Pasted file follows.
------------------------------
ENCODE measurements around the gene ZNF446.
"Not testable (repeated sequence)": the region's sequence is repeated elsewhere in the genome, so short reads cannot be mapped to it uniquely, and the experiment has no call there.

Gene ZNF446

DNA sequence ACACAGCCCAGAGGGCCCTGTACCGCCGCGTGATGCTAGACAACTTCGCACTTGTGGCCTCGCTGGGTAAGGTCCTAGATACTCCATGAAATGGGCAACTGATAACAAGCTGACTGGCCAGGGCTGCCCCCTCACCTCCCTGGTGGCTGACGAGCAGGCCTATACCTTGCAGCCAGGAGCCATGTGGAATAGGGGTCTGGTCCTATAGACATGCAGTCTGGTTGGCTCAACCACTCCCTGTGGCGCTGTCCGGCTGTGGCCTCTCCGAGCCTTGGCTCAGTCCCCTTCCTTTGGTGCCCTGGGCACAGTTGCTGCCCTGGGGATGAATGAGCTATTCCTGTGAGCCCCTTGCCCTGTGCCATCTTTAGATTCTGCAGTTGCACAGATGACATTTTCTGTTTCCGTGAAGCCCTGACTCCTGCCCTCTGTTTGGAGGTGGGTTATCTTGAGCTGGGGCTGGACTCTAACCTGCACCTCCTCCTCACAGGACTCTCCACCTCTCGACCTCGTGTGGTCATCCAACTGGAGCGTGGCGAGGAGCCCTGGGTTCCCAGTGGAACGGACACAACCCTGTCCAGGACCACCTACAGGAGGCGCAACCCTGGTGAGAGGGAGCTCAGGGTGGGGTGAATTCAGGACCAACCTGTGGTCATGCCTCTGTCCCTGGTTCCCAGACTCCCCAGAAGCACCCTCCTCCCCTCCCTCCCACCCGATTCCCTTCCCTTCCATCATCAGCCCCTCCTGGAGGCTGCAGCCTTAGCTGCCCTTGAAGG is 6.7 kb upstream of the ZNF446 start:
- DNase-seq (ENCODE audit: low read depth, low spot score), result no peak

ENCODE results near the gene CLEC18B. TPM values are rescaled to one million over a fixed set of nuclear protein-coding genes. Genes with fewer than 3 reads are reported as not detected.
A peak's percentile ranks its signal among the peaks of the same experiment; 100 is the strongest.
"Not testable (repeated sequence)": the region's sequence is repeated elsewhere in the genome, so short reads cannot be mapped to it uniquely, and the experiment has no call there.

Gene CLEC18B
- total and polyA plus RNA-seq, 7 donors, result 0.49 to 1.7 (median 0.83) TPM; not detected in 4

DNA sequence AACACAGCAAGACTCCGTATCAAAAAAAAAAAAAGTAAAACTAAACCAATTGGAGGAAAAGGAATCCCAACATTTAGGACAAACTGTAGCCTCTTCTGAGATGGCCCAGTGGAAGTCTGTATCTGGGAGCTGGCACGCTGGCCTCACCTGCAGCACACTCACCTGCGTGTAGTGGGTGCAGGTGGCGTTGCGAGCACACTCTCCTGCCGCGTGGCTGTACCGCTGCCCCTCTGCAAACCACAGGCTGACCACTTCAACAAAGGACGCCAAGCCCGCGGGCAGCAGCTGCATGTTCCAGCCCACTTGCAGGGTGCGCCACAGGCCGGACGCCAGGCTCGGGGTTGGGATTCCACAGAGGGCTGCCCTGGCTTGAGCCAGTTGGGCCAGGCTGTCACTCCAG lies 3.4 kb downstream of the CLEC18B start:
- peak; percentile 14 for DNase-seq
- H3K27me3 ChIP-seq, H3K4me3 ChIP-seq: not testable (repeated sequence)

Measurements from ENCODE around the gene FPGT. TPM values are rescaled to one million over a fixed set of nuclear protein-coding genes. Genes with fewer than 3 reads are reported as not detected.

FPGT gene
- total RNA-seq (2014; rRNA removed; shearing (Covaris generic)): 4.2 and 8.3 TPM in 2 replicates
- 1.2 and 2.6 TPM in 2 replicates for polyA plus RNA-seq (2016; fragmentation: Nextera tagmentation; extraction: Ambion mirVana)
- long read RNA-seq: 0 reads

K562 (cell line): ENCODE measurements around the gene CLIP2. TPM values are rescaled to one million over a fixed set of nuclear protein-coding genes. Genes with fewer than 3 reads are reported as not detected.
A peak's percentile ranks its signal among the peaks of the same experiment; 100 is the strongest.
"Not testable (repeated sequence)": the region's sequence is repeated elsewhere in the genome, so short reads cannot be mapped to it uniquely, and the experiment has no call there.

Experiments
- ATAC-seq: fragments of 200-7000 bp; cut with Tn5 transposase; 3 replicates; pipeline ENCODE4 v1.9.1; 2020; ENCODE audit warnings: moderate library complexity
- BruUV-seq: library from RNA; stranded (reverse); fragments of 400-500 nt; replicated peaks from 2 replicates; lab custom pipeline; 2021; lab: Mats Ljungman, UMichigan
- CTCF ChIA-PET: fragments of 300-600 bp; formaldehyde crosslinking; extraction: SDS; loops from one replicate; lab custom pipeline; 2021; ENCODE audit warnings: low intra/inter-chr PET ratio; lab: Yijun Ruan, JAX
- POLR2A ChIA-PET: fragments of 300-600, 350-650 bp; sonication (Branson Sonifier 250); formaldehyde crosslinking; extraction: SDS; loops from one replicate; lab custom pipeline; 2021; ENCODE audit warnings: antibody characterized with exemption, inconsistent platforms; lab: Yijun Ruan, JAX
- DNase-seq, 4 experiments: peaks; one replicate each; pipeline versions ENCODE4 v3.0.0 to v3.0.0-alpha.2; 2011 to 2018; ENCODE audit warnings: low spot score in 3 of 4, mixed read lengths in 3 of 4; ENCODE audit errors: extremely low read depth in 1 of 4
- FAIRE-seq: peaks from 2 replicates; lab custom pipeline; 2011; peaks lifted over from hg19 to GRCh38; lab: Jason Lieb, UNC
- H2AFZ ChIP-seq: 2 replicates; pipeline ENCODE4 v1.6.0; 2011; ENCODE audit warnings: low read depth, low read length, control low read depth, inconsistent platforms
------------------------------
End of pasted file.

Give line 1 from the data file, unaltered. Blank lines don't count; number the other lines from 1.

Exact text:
ENCODE measurements around the gene ZNF446.